Jeremy Cook, District 6 Candidate — Arts Platform

Candidate: Jeremy Cook, Candidate for District 6


Seattle Arts Voter Guide: Describe a meaningful arts experience that has stayed with you over time.

Cook: It was the first day of eighth-grade art class, our teacher Mr. Plourde had assigned us any easy drawing project. As he was going around the room helping students and asking how their summer was. When he came to our table and asked how our summer was, one of my table mates Stacy had something on her mind.

She quickly replied. “it went ok except for this last weekend. Looking a bit sad and distraught.”

Mr. Plourde asked, “Why what happened?”

Stacy said “Well, Bob Ross was going to be on TV. So, I got my paints and everything ready to go, that way I could paint along with him.”

Mr. Plourde said “that’s great! How did it go?”

Stacy said “Well… My painting didn’t turn out anywhere near as good as his did.”

Mr. Plourde didn’t miss a beat, he brilliantly responded: “That’s ok Stacy, He might have a little bit more practice than you do.”

We all got a laugh out of the obviousness.

I remember that class, and that teacher as if it was yesterday. It was a great semester. I have been truly blessed to have had so many great art teachers in my lifetime.

Graphic Art Self Portrait by Jeremy Cook

SAVG: How do the arts reflect the voices and perspectives in your own neighborhood?

Cook: There are all sorts of great artists throughout Ballard (my neighborhood) as well as the rest of the sixth district which includes Fremont, Green Lake, Greenwood and more.

Many restaurants and coffee shops are good about showcasing local artists work sometimes it is just for display, but oftentimes their work is often for sale. One of my favorite restaurants that does this often is Gorditos. They also serve a burrito that’s the size of a baby which is a work of culinary art in itself.

Another great place to visit is the Nordic Museum, They also showcase many different kinds of local art and there regular display is a great way to learn about the Nordic history in the Ballard area.

Also, many of the local bars showcase local musical artists. One that has great performance places is The Tractor Tavern featuring a wide range of Artists. I feel this area is very creative and positive towards the arts.

SAVG: As a graphic designer, aesthetic design is critical in your field. I am curious about your opinion regarding the fundamental importance of art for Seattle. Do you have plans to elevate the arts if you became a council member?

Cook: Since 1973 one percent of Seattle’s capital improvement funds have gone towards the commission, purchase, and installation of art. This has resulted in a vast art collection. Which is great!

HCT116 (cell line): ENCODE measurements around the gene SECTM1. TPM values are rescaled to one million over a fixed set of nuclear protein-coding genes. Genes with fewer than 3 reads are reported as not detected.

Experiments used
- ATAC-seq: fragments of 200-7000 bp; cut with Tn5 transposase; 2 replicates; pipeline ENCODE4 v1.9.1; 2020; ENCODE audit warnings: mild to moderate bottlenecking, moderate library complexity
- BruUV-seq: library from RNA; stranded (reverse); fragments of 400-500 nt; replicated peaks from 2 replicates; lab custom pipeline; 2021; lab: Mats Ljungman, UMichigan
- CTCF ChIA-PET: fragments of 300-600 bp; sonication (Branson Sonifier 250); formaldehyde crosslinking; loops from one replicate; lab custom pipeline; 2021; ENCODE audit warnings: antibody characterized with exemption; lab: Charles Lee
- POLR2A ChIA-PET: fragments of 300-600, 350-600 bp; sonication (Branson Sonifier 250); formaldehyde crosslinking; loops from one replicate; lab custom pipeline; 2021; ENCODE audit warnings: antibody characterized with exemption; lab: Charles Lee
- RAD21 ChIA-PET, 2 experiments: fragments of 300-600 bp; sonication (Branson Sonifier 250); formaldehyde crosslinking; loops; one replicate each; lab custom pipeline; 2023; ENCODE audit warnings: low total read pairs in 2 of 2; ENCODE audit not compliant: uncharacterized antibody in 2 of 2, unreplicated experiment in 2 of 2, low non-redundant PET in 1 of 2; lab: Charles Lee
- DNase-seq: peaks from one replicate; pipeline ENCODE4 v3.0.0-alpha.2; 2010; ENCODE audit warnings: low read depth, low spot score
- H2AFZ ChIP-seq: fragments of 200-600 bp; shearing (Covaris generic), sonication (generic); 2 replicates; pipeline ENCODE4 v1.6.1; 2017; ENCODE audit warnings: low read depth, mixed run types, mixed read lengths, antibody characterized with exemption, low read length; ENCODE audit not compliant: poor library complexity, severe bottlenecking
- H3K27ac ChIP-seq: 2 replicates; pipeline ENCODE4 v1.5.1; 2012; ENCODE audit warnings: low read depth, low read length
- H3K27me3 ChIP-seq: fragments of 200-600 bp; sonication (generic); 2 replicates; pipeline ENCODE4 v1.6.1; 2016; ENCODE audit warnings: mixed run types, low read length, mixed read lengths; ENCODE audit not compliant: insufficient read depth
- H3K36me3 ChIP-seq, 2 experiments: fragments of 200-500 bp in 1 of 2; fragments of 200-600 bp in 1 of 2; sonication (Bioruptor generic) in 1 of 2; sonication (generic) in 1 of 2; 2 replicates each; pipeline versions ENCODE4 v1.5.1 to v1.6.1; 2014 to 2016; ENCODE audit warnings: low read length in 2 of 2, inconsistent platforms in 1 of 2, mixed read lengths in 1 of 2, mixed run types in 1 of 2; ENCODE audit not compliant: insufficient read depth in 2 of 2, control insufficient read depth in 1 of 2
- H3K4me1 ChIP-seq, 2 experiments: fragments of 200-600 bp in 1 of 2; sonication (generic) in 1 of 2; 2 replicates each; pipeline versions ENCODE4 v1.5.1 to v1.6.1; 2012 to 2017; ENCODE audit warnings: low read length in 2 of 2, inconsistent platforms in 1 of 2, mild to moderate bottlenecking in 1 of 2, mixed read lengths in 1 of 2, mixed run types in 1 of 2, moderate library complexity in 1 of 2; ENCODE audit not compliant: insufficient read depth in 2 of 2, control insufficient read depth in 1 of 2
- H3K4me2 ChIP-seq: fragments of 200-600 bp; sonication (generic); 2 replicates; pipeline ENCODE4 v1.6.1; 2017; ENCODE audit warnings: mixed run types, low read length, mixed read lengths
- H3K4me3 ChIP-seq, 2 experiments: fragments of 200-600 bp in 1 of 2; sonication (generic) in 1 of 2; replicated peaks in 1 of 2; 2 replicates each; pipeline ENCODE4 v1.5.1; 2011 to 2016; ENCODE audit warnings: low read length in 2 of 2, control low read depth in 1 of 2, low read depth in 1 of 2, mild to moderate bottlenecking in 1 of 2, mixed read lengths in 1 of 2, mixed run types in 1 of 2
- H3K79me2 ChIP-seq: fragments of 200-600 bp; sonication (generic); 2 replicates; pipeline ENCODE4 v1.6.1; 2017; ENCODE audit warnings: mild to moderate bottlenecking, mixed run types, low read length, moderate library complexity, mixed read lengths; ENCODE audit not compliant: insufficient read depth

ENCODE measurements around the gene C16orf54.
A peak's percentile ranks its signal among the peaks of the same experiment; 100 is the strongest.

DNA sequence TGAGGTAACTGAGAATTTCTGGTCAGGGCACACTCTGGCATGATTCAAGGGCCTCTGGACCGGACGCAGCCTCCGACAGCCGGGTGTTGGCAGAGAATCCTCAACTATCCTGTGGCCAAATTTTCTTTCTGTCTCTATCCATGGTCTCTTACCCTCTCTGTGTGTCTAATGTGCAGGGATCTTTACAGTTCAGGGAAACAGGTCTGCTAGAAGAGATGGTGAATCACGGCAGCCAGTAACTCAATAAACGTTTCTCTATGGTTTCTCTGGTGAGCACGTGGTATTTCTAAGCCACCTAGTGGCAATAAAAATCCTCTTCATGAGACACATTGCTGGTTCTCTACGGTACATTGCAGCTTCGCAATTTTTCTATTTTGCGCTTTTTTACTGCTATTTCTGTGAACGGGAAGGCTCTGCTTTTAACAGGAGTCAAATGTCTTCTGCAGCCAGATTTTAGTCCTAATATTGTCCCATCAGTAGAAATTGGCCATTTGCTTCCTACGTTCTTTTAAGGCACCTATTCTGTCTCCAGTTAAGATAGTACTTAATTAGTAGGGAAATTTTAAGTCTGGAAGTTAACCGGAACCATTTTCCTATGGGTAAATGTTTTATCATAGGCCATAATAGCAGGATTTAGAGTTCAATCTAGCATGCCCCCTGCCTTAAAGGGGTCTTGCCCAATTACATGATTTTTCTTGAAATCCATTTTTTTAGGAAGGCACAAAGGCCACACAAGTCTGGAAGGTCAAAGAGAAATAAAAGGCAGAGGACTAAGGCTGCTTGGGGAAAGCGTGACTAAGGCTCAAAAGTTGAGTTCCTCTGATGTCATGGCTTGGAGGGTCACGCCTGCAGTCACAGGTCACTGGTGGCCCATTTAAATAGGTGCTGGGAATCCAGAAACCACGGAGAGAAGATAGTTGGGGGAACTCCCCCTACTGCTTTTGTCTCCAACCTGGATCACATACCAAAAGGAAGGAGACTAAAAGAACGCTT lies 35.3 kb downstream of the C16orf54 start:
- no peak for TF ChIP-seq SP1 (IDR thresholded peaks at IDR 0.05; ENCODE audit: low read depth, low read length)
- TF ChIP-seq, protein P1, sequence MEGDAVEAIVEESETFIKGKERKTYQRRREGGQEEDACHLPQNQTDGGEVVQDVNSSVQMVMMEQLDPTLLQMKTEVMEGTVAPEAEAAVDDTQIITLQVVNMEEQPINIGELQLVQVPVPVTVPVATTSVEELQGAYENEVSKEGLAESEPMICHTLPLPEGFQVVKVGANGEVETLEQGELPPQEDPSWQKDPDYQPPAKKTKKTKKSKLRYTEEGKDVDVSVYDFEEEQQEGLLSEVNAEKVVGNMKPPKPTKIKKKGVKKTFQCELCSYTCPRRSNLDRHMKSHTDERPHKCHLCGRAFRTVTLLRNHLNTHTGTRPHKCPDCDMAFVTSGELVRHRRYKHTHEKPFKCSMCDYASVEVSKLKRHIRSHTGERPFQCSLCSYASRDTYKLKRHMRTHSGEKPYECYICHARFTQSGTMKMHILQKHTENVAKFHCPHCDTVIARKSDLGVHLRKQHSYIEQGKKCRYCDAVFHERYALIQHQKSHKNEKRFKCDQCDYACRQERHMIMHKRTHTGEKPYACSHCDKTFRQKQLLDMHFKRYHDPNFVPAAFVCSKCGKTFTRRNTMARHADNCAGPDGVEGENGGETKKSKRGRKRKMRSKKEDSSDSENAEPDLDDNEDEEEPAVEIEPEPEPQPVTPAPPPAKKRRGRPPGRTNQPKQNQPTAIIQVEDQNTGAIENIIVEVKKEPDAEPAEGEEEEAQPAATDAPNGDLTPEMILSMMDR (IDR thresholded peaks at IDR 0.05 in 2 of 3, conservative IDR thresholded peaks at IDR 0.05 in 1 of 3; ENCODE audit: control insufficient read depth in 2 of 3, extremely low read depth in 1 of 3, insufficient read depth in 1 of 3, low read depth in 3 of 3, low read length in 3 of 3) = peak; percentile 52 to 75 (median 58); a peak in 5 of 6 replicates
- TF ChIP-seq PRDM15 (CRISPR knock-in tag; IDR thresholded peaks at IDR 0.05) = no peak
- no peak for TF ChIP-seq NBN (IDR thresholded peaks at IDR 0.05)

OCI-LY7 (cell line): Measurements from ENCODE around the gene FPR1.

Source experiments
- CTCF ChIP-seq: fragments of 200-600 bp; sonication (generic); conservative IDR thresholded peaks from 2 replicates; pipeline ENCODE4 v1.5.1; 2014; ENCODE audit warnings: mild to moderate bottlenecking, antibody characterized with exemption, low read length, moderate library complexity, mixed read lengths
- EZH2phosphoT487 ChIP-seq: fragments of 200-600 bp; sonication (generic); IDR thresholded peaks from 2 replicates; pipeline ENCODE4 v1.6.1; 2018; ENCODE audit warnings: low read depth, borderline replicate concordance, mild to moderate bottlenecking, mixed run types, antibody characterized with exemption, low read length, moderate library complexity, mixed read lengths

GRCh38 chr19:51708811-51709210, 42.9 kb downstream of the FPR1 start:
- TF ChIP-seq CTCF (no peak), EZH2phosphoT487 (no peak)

One problem, however, is that in many cases the installation part is overlooked. This has resulted in large amounts of art that may never be seen by the taxpayers that have paid for the work. It is stored away. I would like for people to be able to see and appreciate the art that they have purchased.

This could be accomplished a couple of different ways. One way could be a library checkout system for businesses open to the general public.

Another way may be to use some of the same art funding to pay for temporary art installation displays (aka public art galleries) throughout the city.

SAVG: What role do you believe arts and culture has in the changing landscape of Seattle’s population?

Cook: I believe the arts are crucial in making the city’s population more creative, innovative and better educated. Art by its very nature gives people perspective and insight into the people that create it.

I think Myth Buster’s Adam Savage said it well with his quote “If you want the kids’ test scores up, bring back band and bring back shop and get kids actually learning stuff instead of teaching them how to take a test.”

I feel, that an education that includes teaching people how to create, also helps them problem solve in other areas of their lives.

SAVG: What would you do if cultural center stood in the way of a housing development?

Cook: I would hope that this would never happen. Of course, it would need to be based on a case by case basis.

I wouldn’t think that a cultural center would sell to a developer. If a cultural center were in trouble financially I would think that some of the one percent for arts funding could be used as a partnership to showcase cultural art as well as host events.